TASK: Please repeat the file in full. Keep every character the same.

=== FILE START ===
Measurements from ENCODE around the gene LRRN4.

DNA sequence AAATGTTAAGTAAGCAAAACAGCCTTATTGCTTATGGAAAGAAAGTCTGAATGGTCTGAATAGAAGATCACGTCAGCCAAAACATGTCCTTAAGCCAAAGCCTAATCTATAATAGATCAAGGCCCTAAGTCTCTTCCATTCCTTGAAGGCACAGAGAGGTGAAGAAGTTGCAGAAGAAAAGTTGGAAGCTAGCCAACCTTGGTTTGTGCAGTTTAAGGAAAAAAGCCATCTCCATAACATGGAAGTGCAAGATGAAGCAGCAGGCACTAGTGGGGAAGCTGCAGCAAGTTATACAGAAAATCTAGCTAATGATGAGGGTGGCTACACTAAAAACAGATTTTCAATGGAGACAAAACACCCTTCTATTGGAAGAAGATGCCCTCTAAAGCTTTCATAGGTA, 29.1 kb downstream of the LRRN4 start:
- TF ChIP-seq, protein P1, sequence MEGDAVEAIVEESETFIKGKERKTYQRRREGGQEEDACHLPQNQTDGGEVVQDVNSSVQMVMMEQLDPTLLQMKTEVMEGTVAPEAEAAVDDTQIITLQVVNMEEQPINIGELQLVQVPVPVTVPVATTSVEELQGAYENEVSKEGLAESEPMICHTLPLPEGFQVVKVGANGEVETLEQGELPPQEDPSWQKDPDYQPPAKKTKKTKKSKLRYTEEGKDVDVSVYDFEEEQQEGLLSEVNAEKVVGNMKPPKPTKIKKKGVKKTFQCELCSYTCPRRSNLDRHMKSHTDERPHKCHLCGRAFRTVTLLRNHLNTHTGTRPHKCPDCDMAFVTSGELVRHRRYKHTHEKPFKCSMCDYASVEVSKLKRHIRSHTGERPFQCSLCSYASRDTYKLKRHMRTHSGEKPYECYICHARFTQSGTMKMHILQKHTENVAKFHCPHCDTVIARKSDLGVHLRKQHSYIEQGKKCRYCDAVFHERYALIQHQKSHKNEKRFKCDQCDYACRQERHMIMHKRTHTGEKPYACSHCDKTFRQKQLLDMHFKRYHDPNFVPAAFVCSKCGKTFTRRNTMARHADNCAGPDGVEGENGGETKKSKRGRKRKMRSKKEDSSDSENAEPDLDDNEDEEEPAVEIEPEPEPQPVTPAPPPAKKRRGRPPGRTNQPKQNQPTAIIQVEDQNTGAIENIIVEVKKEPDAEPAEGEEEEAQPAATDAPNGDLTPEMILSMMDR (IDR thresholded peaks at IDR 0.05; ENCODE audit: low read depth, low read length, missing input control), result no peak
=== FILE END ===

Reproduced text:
Measurements from ENCODE around the gene LRRN4.

DNA sequence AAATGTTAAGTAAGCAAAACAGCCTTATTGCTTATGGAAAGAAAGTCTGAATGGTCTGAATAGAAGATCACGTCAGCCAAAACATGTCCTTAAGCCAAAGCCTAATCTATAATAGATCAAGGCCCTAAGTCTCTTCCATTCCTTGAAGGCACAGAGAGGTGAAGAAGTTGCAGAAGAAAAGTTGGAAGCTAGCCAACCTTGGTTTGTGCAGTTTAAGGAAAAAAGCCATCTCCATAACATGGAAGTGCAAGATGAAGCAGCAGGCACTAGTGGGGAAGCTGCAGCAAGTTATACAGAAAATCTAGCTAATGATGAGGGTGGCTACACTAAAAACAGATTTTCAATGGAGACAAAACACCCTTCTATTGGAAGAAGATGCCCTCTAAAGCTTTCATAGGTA, 29.1 kb downstream of the LRRN4 start:
- TF ChIP-seq, protein P1, sequence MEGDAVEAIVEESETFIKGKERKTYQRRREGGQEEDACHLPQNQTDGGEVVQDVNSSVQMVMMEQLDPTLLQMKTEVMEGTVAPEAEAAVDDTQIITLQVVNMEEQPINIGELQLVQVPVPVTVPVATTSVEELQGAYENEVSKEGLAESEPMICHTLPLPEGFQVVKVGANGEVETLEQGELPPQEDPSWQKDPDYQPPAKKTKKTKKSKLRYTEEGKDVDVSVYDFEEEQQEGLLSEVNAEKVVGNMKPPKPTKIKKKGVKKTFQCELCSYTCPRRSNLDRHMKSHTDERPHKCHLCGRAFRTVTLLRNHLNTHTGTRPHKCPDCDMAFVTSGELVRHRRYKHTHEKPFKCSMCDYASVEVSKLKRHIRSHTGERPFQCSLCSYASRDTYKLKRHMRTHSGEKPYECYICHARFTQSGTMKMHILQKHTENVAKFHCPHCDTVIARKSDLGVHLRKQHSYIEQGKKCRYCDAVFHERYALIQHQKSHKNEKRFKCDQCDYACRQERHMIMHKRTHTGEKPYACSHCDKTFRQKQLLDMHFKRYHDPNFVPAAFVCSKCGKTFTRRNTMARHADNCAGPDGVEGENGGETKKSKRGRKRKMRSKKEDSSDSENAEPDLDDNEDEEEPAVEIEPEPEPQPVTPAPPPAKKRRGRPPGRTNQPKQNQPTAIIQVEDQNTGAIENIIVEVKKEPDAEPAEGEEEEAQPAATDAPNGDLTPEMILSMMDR (IDR thresholded peaks at IDR 0.05; ENCODE audit: low read depth, low read length, missing input control), result no peak